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Monetary Policy without Money: Hamlet without the Ghost

Today's standard model of monetary policy has aggregate demand responding directly to an interest rate under the central bank's control, and ignores the role played by the quantity of money in the transmission mechanism. Even though monetary policy is usually aimed at controlling price level behaviour, and the price level is appropriately modelled as being determined by the interaction of the supply and demand for money, it is going too far to characterise this standard model as "Hamlet without the prince". Canadian experience shows that the current framework has worked too well, and its predecessor, based on money growth targeting, worked too badly for this to be fair. Nevertheless, inflation is a monetary phenomenon, and monetary aggregates continue to have useful leading indicator properties. These facts, among others, suggest that a theory of monetary policy which pays explicit attention to the money supply permits a coherent understanding of monetary policy issues. The neglect of money by current approaches leads to a fragmented analysis of monetary policy, just as the omission of the Ghost's demand for vengeance from a production of Hamlet would undermine the play's coherence.

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Paper provided by University of Western Ontario, Department of Economics in its series UWO Department of Economics Working Papers with number 20037.

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Date of creation: Jun 2003
Date of revision:
Handle: RePEc:uwo:uwowop:20037
Contact details of provider: Postal: Department of Economics, Reference Centre, Social Science Centre, University of Western Ontario, London, Ontario, Canada N6A 5C2
Phone: 519-661-2111 Ext.85244
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  1. Manfred J. M. Neumann & Jurgen Von Hagen, 2002. "Does inflation targeting matter?," Review, Federal Reserve Bank of St. Louis, issue Jul, pages 127-148.
  2. Charles Freedman, 1981. "Monetary Aggregates as Targets: Some Theoretical Aspects," NBER Working Papers 0775, National Bureau of Economic Research, Inc.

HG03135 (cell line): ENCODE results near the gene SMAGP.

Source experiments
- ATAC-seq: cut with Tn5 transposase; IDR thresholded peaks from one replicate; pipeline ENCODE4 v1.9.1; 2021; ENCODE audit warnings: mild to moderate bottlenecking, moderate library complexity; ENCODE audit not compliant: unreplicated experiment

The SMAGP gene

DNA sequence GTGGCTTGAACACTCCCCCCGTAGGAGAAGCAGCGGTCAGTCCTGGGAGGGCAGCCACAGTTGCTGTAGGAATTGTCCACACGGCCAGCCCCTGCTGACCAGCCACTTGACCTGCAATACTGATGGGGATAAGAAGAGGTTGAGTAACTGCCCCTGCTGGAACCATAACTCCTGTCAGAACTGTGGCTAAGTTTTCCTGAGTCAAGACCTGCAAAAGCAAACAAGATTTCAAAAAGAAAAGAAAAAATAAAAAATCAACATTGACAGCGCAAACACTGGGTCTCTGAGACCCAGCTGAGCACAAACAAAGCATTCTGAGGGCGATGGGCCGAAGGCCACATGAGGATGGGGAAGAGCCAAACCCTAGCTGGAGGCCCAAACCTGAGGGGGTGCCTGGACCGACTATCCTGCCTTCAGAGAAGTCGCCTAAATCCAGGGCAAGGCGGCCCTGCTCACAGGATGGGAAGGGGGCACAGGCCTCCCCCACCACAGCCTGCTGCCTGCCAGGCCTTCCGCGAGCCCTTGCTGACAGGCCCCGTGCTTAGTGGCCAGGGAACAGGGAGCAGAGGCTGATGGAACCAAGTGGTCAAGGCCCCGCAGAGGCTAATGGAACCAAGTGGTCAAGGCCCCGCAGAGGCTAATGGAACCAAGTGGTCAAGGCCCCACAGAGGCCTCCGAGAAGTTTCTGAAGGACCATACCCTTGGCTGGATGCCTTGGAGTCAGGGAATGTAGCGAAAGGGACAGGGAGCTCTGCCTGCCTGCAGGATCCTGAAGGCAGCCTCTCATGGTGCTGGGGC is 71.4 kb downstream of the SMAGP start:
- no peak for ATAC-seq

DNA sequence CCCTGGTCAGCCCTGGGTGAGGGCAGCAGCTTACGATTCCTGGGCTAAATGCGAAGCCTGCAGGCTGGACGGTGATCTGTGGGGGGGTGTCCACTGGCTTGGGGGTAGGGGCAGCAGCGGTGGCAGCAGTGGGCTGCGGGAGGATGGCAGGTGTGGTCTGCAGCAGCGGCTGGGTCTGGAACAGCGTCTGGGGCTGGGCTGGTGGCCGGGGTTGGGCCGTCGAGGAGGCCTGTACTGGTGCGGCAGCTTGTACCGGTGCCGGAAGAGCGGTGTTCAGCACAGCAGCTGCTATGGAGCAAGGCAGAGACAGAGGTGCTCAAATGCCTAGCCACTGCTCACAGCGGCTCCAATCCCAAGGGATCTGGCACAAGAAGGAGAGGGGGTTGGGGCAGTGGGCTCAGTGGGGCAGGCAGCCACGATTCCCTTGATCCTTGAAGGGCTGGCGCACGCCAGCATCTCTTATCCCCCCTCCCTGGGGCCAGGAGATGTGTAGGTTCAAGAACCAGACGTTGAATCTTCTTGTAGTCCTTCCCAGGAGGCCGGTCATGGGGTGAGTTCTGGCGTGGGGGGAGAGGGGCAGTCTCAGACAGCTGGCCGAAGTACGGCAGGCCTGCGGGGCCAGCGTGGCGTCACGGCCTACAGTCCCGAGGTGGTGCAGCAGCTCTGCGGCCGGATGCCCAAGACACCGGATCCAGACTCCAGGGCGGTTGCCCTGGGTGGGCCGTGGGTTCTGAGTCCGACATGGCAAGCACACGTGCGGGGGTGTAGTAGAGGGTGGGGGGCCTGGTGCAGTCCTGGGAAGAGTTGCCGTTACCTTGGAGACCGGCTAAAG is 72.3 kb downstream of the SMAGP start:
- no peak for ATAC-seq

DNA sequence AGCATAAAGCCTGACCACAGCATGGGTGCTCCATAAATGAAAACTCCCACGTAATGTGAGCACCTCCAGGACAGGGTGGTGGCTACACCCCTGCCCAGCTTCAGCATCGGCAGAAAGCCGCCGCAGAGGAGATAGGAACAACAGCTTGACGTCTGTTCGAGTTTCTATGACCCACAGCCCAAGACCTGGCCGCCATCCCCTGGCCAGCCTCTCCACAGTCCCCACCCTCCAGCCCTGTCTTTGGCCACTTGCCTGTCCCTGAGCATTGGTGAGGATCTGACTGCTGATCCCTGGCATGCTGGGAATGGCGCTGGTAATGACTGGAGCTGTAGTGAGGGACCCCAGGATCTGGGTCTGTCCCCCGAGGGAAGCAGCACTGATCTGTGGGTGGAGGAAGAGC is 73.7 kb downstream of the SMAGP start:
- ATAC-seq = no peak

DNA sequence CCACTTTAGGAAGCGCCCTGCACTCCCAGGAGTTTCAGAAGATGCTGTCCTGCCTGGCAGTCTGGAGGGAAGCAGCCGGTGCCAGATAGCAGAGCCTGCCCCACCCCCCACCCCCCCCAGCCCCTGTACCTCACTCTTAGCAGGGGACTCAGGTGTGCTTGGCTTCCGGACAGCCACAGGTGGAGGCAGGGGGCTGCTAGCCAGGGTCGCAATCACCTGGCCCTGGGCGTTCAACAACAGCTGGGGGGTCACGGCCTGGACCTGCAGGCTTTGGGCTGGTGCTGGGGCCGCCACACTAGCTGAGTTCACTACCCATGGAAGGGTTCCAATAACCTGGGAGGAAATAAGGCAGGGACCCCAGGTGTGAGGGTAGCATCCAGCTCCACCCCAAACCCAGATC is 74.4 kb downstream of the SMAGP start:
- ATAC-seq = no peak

3. Laurence Ball & Niamh Sheridan, 2004. "Does inflation targeting matter?," DNB Staff Reports (discontinued) 118, Netherlands Central Bank.
  4. Svensson, Lars E. O., 1999. "Monetary policy issues for the Eurosystem," Carnegie-Rochester Conference Series on Public Policy, Elsevier, vol. 51(1), pages 79-136, December.
  5. Edward Nelson, 2003. "Money and the transmission mechanism in the optimizing IS-LM specification," Working Papers 2003-019, Federal Reserve Bank of St. Louis.
  6. Laidler, David E W & Parkin, J Michael, 1975. "Inflation: A Survey," Economic Journal, Royal Economic Society, vol. 85(340), pages 741-809, December.
  7. Pierre L. Siklos & Andrew G. Barton, 2001. "Monetary aggregates as indicators of economic activity in Canada: empirical evidence," Canadian Journal of Economics, Canadian Economics Association, vol. 34(1), pages 1-17, February.
  8. Mitsuhiro Fukao, 2006. "Financial Strains and the Zero Lower Bound: The Japanese Experience," NBER Chapters, in: Monetary Policy with Very Low Inflation in the Pacific Rim, NBER-EASE, Volume 15, pages 203-232 National Bureau of Economic Research, Inc.
  9. David E. Laidler, 1988. "Taking Money Seriously," Canadian Journal of Economics, Canadian Economics Association, vol. 21(4), pages 687-713, November.
  10. Laidler, David, 1999. "The Quantity of Money and Monetary Policy," Working Papers 99-5, Bank of Canada.
  11. Nelson, Edward, 2003. "The future of monetary aggregates in monetary policy analysis," Journal of Monetary Economics, Elsevier, vol. 50(5), pages 1029-1059, July.
  12. Tobin, James, 1972. "Inflation and Unemployment," American Economic Review, American Economic Association, vol. 62(1), pages 1-18, March.
  13. Freedman, C, 1983. "Financial Innovation in Canada: Causes and Consequences," American Economic Review, American Economic Association, vol. 73(2), pages 101-06, May.
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